Great Glasshouse Technical Facts
• The Glasshouse was designed by the world renowned architect Lord Norman Foster and
• It is the world’s largest single span Glasshouse measuring 110m (374`) long by 60m (204`)
• The internal landscape covers 3500m2 (40500`2), while the glass dome covers 4500m2
(15300`2). The dome is the shape of an elliptical torus and consists of 785 panes of glass,
most of which are 4m x 1.5m (13.5` x 5`).
• Each glass plane consist of two 9mm (9/25”) thick sheets of glass with a laminated film in
between making a glass sandwich 19.5mm (18/25”) thick in total.
• The glass dome is tilted by 7 degrees on its axis and is orientated to face south this helps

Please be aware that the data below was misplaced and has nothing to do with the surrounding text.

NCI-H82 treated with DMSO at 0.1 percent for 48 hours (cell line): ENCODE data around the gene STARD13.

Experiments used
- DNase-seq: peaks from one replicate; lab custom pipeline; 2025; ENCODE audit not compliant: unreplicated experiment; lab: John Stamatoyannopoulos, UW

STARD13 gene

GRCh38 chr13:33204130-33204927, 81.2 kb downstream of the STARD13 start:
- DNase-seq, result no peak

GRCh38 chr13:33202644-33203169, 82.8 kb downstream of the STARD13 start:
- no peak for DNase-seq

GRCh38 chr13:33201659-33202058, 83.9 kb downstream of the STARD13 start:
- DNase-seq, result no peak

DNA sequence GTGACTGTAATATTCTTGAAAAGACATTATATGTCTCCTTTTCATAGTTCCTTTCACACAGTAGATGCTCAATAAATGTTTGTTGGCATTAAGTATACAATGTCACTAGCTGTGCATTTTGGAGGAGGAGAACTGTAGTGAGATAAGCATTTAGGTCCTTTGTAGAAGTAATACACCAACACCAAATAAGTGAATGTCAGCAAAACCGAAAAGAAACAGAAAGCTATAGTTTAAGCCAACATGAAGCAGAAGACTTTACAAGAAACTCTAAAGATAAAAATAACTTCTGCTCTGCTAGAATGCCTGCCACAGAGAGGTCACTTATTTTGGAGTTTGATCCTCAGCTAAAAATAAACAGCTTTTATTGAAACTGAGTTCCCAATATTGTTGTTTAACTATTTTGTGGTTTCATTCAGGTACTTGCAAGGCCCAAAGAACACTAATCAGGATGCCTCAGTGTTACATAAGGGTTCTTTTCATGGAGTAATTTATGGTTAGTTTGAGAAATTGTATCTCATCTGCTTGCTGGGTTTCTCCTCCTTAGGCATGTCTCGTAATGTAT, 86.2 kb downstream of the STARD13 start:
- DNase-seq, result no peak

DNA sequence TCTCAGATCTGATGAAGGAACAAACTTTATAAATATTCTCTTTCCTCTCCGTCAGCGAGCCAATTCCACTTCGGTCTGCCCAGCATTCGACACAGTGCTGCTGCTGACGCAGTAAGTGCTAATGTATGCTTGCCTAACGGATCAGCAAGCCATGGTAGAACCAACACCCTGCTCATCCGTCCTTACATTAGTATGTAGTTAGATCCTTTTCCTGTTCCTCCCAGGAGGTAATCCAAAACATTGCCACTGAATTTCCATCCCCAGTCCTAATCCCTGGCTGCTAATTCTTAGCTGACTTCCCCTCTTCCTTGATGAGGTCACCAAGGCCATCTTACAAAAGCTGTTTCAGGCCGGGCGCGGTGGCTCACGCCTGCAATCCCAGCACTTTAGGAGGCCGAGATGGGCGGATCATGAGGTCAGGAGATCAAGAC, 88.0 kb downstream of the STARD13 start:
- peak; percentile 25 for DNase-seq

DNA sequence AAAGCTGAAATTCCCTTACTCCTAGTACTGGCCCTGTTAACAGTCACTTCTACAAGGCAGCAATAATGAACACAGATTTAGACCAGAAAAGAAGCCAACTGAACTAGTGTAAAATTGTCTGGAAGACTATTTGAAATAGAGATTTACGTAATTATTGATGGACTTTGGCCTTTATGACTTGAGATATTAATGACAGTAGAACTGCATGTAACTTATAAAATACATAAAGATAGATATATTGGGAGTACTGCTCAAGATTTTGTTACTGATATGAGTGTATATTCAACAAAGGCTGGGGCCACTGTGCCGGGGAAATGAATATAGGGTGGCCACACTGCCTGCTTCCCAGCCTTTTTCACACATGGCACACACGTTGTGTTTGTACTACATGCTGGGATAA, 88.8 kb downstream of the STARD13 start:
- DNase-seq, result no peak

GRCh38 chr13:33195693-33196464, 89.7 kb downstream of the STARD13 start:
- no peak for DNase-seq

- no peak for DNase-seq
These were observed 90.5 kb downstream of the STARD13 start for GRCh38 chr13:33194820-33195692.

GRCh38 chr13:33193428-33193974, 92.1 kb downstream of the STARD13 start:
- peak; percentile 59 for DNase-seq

capture the maximum amount of sunlight in a day.
• Steel Ball and Socket joints attach 24 tubular arches to the concrete plinth the special joints
allow for expansion of the steel ribs which cover the glasshouse.
• 147 computer controlled vents regulate a fully controllable and natural airflow.
• Heat is provided from a biomass furnace which in conjunction with the climate control
prevents the glasshouse temperature falling below 9 degrees Celsius.
• High mounted fans, blow air around the glasshouse interior this simulates the windy
conditions of the Mediterranean regions and strengthen the plants.
• The Glasshouse is divided into 5 regions including the Mediterranean Basin (and the Canary
Islands), Costal California, Chile, Cape province of south Africa and South Western Australia
all within a landscape design by Kathryn Gustafson of Gustafson Porter.
- Within the Great Glasshouse in April 2013, there were 432 genera of plants, 961 plant species and 1048 plant taxa.